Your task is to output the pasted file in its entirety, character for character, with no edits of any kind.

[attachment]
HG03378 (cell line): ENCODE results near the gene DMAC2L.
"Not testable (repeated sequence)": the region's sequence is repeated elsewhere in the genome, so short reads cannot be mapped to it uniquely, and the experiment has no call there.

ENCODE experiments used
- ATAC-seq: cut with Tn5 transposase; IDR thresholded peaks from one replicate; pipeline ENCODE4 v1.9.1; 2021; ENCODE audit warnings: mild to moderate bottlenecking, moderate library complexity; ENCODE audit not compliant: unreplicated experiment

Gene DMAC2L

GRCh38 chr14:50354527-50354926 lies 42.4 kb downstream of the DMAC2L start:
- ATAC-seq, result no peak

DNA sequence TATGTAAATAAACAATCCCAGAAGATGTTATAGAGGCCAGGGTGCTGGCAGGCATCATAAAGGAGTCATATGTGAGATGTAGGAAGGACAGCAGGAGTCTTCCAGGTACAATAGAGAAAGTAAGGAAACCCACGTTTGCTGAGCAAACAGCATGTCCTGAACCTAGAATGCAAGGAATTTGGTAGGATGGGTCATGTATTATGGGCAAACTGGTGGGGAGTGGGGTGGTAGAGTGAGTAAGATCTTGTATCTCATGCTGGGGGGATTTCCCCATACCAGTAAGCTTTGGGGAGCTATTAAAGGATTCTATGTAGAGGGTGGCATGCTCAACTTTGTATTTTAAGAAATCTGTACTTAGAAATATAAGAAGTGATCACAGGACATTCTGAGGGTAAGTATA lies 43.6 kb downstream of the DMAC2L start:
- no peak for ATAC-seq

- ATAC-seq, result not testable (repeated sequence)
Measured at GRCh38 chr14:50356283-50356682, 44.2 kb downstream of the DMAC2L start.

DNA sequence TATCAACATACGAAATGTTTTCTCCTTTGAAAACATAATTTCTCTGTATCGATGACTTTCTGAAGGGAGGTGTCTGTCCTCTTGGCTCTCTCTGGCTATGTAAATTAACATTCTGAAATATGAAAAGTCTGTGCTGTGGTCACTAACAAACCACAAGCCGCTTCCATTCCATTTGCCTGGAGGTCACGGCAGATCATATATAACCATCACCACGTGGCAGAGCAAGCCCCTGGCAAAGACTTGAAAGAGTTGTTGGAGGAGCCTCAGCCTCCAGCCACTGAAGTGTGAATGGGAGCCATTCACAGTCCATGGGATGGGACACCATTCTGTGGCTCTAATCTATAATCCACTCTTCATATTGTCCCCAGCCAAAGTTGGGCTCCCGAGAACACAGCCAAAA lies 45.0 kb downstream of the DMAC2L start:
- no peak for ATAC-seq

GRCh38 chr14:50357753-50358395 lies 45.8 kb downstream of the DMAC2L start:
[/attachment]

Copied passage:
HG03378 (cell line): ENCODE results near the gene DMAC2L.
"Not testable (repeated sequence)": the region's sequence is repeated elsewhere in the genome, so short reads cannot be mapped to it uniquely, and the experiment has no call there.

ENCODE experiments used
- ATAC-seq: cut with Tn5 transposase; IDR thresholded peaks from one replicate; pipeline ENCODE4 v1.9.1; 2021; ENCODE audit warnings: mild to moderate bottlenecking, moderate library complexity; ENCODE audit not compliant: unreplicated experiment

Gene DMAC2L

GRCh38 chr14:50354527-50354926 lies 42.4 kb downstream of the DMAC2L start:
- ATAC-seq, result no peak

DNA sequence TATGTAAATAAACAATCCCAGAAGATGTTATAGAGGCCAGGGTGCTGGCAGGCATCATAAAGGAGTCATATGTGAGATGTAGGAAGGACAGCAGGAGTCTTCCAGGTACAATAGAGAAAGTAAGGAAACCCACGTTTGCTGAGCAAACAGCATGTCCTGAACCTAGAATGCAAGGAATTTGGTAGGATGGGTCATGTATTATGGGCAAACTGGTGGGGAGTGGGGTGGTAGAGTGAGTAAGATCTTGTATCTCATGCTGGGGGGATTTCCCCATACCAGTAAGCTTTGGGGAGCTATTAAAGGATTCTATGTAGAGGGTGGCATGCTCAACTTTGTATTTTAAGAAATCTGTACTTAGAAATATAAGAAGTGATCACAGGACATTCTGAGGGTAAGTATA lies 43.6 kb downstream of the DMAC2L start:
- no peak for ATAC-seq

- ATAC-seq, result not testable (repeated sequence)
Measured at GRCh38 chr14:50356283-50356682, 44.2 kb downstream of the DMAC2L start.

DNA sequence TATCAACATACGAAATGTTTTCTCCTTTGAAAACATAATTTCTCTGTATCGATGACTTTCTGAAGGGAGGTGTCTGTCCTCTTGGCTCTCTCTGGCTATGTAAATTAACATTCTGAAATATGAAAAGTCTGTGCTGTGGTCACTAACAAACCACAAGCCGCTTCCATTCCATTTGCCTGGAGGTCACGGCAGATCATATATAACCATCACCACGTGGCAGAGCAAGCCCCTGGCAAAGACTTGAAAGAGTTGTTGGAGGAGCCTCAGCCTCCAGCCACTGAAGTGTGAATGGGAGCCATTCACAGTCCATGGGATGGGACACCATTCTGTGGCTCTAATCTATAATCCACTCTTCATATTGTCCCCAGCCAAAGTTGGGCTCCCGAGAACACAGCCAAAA lies 45.0 kb downstream of the DMAC2L start:
- no peak for ATAC-seq

GRCh38 chr14:50357753-50358395 lies 45.8 kb downstream of the DMAC2L start: